Karana’s tribe has lived on the Island of the Blue Dolphins for centuries, but a tragedy forces them to leave. When Karana gets left behind, she must learn to live alone.
Below are some reading passages that we have hand picked to supplement this book. Be sure to read the passage summaries and our suggestions for instructional use.
In the informational text "The Lone Woman of San Nicolas Island," Jessica McBirney shares the story of the woman who was left alone on San Nicolas Island for 18 years.
Have students read “The Long Woman of San Nicolas Island” before reading the novel to introduce them to the true story that inspired the book, as well as historical background on the native peoples of San Nicolas Island. Ask students to consider, as they read, how Karana’s story compares to the true story of the lone woman of San Nicolas Island, and how well O’Dell captures life for natives on the Island of the Blue Dolphins.
"ICU" is a poem that explores the difficulty of understanding the loss of a loved one.
Have students read “ICU” after completing Chapter 4 to focus on the theme of losing a loved one. Ask students to compare the young speaker of the poem’s loss to Karana’s loss of her father. Ask students to consider how Karana feels about the death of her father and other tribe members as they read Chapter 5.
In this contemporary poem, a child has a realization about her own mortality.
Have students read “Making a Fist” after reading Chapter 8 to focus on the theme of mortality. How does Karana react to her brother’s death? How does the speaker in the poem react to the idea of death? Ask students to compare and contrast both reactions. Ask students to consider, as they continue to read the novel, how Karana regards her control over her ability to survive alone on the island.
In the informational text "Why Dolphins Man Us Nervous," Robert Krulwich discusses dolphins' intelligence and how it compares to humans' intelligence.
Introduce “Why Dolphins Make Us Nervous” after students have completed Chapter 10, in order to provide them with insight into the human-dolphin connection Karana experiences. Ask students to use the article to analyze how Karana connects with the dolphins after she fails to make it off the island. Based on the background knowledge of dolphins that Krulwich provides, ask students why they think Karana gains strength and encouragement from the dolphins? How is this chapter a turning point for Karana and her relationship with the island?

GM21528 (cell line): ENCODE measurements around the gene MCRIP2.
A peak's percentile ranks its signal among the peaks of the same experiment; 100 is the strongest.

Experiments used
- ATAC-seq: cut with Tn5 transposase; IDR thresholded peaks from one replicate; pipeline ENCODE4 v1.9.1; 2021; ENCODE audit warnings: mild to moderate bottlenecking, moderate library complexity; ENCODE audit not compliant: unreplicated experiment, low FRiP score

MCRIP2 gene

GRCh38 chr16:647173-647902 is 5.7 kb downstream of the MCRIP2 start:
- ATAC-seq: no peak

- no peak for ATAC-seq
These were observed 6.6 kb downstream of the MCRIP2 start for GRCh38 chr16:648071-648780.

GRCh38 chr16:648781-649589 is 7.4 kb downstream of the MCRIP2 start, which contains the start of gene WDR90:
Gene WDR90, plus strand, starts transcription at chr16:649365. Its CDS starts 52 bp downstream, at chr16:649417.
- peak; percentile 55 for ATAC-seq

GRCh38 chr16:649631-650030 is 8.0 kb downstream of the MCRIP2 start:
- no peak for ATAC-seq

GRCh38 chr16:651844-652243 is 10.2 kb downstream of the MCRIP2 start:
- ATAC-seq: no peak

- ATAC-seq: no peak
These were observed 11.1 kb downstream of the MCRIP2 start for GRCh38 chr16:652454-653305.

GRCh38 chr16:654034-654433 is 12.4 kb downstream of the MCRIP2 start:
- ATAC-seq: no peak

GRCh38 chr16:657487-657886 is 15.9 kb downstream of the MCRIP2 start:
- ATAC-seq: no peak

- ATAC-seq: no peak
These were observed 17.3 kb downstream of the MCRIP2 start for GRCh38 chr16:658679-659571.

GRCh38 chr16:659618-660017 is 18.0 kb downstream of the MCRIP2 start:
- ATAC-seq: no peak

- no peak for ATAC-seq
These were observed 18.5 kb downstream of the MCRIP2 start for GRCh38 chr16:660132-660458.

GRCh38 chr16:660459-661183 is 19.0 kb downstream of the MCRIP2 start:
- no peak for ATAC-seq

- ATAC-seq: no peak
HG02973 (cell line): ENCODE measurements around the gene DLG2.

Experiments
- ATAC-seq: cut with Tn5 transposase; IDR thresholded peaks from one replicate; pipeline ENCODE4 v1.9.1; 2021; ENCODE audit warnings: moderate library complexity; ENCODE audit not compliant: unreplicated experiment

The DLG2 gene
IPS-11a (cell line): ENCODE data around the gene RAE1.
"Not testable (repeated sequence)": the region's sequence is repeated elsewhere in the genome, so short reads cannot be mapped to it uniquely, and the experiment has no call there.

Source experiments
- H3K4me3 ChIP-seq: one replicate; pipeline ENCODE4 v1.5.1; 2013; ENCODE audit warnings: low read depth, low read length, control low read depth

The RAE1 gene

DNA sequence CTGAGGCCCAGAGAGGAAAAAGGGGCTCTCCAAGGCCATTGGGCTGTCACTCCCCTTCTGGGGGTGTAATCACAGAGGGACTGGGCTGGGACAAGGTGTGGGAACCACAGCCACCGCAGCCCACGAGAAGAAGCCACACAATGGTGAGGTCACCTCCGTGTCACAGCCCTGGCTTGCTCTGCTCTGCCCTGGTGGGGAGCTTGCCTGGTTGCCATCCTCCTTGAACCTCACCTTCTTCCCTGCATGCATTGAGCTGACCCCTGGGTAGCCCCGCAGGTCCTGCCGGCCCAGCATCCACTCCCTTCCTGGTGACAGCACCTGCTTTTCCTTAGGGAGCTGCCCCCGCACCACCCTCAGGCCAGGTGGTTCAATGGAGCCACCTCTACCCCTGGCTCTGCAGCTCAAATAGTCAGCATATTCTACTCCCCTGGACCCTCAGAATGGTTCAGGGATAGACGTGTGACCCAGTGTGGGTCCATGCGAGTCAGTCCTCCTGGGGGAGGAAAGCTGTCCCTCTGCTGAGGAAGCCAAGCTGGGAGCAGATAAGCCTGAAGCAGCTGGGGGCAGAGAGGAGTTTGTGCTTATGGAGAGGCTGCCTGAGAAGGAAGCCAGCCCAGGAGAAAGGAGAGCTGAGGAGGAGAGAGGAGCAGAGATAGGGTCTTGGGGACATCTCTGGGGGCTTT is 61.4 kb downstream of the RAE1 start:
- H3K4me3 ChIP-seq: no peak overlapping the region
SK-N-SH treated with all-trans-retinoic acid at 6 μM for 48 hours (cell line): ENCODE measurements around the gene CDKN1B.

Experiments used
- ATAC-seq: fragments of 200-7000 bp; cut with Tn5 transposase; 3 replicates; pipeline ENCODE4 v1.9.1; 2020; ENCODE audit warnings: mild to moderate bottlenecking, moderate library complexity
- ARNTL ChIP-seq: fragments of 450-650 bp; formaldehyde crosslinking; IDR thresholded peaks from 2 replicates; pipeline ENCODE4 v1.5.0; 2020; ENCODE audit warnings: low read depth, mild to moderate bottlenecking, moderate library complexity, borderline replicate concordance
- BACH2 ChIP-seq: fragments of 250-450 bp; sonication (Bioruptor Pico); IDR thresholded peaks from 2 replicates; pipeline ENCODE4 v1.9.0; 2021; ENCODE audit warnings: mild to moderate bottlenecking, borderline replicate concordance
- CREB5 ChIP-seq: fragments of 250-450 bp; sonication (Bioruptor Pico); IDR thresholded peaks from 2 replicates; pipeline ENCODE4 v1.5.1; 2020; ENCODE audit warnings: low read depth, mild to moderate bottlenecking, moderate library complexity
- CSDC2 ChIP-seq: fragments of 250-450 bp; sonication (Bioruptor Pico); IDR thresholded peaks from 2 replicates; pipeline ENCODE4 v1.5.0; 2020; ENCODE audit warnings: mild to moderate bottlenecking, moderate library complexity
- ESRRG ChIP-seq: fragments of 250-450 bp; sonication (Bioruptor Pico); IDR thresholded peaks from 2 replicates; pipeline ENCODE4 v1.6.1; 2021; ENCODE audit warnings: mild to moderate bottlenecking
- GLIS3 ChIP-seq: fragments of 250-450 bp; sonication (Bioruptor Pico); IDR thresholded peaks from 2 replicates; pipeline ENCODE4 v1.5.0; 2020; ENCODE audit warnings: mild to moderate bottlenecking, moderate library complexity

This excerpt is taken from his book Wild Animals I Have Known, based on naturalist Ernest Thompson Seton's true experiences hunting wolves in the American Southwest, including the infamous wolf Lobo.
Have students read “Lobo, the King of Currumpaw” after reading Chapter 15 in order to show students another example of a character hunting an animal as it relates to the theme of revenge. Ask students to compare Karana hunting the wild dogs that killed her brother to Seton’s description of hunting Lobo — how are the hunts similar? How are they different? What does each hunt reveal about the hunter’s culture?
In William Wordsworth's poem "I Wandered Lonely as a Cloud," the speaker describes seeing a field of daffodils.
Have students read “I Wandered Lonely as a Cloud” after they have completed Chapter 18, in order to focus on the theme of joy and appreciation for nature. Ask students to discuss how Karana’s relationship to the island has developed, particularly in the context of the themes discussed within the poem. How does Wordsworth use imagery to reinforce the influence of nature? What are the similarities and differences to the way nature is described in the novel?
In this short story by American writer Samuel Scoville, Jr., a young Caribbean boy accompanied by his grandfather goes sponge diving in the reef where a tiger shark killed his father—and where he faces dangers of his own.
Have students read “The Reef” after reading Chapter 19 to provide insight into the dangers of hunting on a reef. Ask students to compare the element of suspense when Karana hunts the “devilfish” (likely a giant Pacific octopus) to Jimmy Tom’s several encounters with dangerous aquatic animals in the short story. How do the authors treat suspense similarly? How does hunting and gathering affect life by the ocean for the characters in the stories? Is the hunt/search worth the risks for Karana and Jimmy Tom? Why or why not?
In Carl Sandburg's "Wilderness," the speaker explains how he carries parts of the wilderness inside of himself.
Have students read “Wilderness” after completing Chapter 24, in order to focus on the thematic connection between nature and the wild. Ask students to discuss how Karana has connected with the wildness of the island. How have the identities of both Karana and the speaker in the poem been formed around their interactions with animals and an understanding of nature?
In Emma Bartley's "First Pet," the speaker describes a pet hermit crab.
Have students read “First Pet” after completing Chapter 25 to focus students on the emotions of losing a pet. Ask students how Karana’s emotions at losing Rontu compare to the speaker of the poem’s feelings towards losing a first pet? Do you think both stories accurately portray the connections between people and their pets? Why might Karan’s connection to her pet be stronger? What particular characteristics in dogs foster strong bonds between them and humans?
In Ralph Fletcher's "Funeral," a group of boys have a funeral for their friend who is moving away.
Have students read “Funeral” after completing the novel as a connection to the theme of change and moving on. Ask students to discuss Karana’s willingness to leave the Island of the Blue Dolphins in the context of the story. How does Karana feel about the change in her life? How does Ralph feel? Is it easier for Karana to move on because she is leaving behind animals but not people, like Ralph?